This SRFI provides an API for specialized numeric vectors distinguished by their *representation type*. The `u8` type is the same as the R7RS bytevector type, but the other types are all disjoint from all other Scheme types. It may be useful for Schemes on the JVM or the CLR to use this SRFI to provide access to the platform's native numeric vectors.

This design subsumes SRFI 4. There are many procedures, but many of them can be easily inlined by even a very dumb compiler, providing high efficiency. The procedures provided in the present proposal are the numeric-vector analogues of the R7RS-small vector API plus SRFI 133.

## Representation types

The [type] values are:

`u1`- unsigned 1-bit integer (bit)
`u8`- unsigned 8-bit integer
`s8`- signed 8-bit integer
`u16`- unsigned 16-bit integer
`s16`- signed 16-bit integer
`u32`- unsigned 32-bit integer
`s32`- signed 32-bit integer
`u64`- unsigned 64-bit integer
`s64`- signed 64-bit integer
`f32`- 32-bit float
`f64`- 64-bit float
`c64`- 64-bit complex number
`c128`- 128-bit complex number

## Constructors

`(make-[type]vector `*k* [ *fill* ]`)`

Returns a newly allocated numeric vector of length *k*. *Fill* is converted to a binary value according to [type] and used to fill the vector; if *fill* is not specified, the values of the elements are unspecified. It is an error if *fill* cannot be converted to [type].

`([type]vector ` *v* ... `)`

Returns a newly allocated numeric vector of length *k*, where *k* is the number of arguments to the procedure. It is filled with the binary values resulting from encoding the *v* arguments according to [type]. It is an error if an argument cannot be converted to [type].

`([type]vector-unfold `*proc length initial-seed*`)`

Returns a newly allocated [type]vector whose length is *length* and iterates across each index *k* between 0 and *length*, applying *proc* at each iteration to the current index and current seed, in that order, to receive 2 values: first, the element to put in the *k*th slot of the new vector and a new seed for the next iteration. Note that the termination condition is different from the unfold procedure of SRFI 1.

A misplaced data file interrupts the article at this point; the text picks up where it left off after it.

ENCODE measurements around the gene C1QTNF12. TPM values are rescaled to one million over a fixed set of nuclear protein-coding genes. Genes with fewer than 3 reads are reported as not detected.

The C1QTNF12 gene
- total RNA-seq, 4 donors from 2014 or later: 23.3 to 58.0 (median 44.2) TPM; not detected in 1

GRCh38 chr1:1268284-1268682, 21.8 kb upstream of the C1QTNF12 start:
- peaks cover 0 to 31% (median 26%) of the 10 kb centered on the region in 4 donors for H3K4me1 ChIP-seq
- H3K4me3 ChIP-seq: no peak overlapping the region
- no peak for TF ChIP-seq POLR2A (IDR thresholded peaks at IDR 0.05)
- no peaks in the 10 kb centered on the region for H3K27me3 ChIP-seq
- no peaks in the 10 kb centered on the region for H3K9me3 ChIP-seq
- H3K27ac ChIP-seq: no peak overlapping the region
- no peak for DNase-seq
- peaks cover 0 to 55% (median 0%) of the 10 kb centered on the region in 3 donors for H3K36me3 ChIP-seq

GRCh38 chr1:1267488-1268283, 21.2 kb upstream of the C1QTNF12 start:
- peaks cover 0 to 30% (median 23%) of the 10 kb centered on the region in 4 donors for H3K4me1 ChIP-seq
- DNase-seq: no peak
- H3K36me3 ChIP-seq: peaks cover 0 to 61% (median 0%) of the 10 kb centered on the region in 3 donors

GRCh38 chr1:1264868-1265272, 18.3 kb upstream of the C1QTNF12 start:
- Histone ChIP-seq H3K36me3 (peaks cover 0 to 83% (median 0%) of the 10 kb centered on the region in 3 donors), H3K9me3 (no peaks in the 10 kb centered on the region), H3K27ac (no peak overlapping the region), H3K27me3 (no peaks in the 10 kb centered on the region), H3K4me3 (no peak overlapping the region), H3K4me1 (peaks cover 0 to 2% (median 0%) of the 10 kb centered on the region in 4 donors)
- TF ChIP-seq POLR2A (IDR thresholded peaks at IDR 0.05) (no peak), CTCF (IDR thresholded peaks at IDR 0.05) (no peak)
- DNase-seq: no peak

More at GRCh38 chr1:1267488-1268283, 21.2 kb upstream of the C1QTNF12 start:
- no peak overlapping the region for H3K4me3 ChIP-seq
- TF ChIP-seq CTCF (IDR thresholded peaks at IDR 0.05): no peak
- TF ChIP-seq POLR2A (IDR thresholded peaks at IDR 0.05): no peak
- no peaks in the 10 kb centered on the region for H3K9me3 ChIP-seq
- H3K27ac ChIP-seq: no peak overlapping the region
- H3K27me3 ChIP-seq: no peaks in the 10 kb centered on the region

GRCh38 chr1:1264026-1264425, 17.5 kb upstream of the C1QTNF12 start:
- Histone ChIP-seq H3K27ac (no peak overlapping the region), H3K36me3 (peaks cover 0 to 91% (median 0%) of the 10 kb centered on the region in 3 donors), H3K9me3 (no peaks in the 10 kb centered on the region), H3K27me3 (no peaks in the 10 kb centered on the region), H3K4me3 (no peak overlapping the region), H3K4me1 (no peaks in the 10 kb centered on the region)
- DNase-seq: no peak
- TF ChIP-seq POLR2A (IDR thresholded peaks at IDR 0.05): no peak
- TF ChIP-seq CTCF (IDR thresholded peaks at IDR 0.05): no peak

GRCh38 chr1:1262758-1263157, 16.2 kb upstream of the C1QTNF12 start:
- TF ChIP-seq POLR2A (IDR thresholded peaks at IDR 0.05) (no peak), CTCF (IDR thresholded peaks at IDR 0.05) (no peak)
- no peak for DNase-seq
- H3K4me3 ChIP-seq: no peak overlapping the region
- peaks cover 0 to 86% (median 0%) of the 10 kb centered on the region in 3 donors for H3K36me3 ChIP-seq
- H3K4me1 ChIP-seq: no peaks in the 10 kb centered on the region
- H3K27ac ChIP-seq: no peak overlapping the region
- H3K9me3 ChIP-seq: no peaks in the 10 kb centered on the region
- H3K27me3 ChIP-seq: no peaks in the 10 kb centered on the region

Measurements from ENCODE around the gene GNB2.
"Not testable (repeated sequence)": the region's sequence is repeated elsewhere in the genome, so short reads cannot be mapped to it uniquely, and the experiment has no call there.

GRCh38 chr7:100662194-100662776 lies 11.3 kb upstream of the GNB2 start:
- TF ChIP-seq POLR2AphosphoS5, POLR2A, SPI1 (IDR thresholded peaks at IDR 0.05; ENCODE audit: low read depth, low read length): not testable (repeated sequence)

Examples:

(s8vector-unfold (lambda (i x) (values x (- x 1))) 10 0) => #s8(0 -1 -2 -3 -4 -5 -6 -7 -8 -9)

Construct a vector of the sequence of integers in the range [0,n).

(u8vector-unfold values n) => #u8(0 1 2 ... n-2 n-1)

Copy vector.

(f64vector-unfold (lambda (i) (vector-ref vector i)) (vector-length vector))

`([type]vector-unfold-right `*proc length initial-seed*`)`

Like `[type]vector-unfold`, but it uses *proc* to generate elements from right-to-left, rather than left-to-right. The first index used is *length* - 1. Note that the termination condition is different from the unfold-right procedure of SRFI 1.

Examples:

Construct a vector of pairs of non-negative integers whose values sum to 4.

(u8vector-unfold-right (lambda (i x) (values (cons i x) (+ x 1))) 5 0) => #u8((0 . 4) (1 . 3) (2 . 2) (3 . 1) (4 . 0))

Reverse vector.

(float64-vector-unfold-right (lambda (i x) (values (f64vector-ref vector x) (+ x 1))) (f64vector-length vector) 0)

`([type]vector-copy `*[type]vec* [*start* [*end*]]`)`

Allocates a new [type]vector whose length is *end - start* and fills it with elements from *[type]vec*.
Examples:

`([type]vector-reverse-copy [type]vec `[*start* [*end*]]`)`

Like `[type]vector-copy`, but it copies the elements in the reverse order from *[type]vec*.

`([type]vector-append `*[type]vec* ...`)`

Returns a newly allocated vector that contains all elements in order from the locations in the *[type]vec*s.

`([type]vector-concatenate `*list-of-[type]vectors*`)`

Appends each vector in *list-of-[type]vectors*. This is equivalent to: `(apply [type]vector-append list-of-[type]vectors)`. However, it may be implemented better.

`([type]vector-append-subvectors `[ *[type]vec start end* ] ...`)`

Returns a vector that contains every element of each *[type]vec* from *start* to *end* in the specified order. This procedure is a generalization of `vector-append`.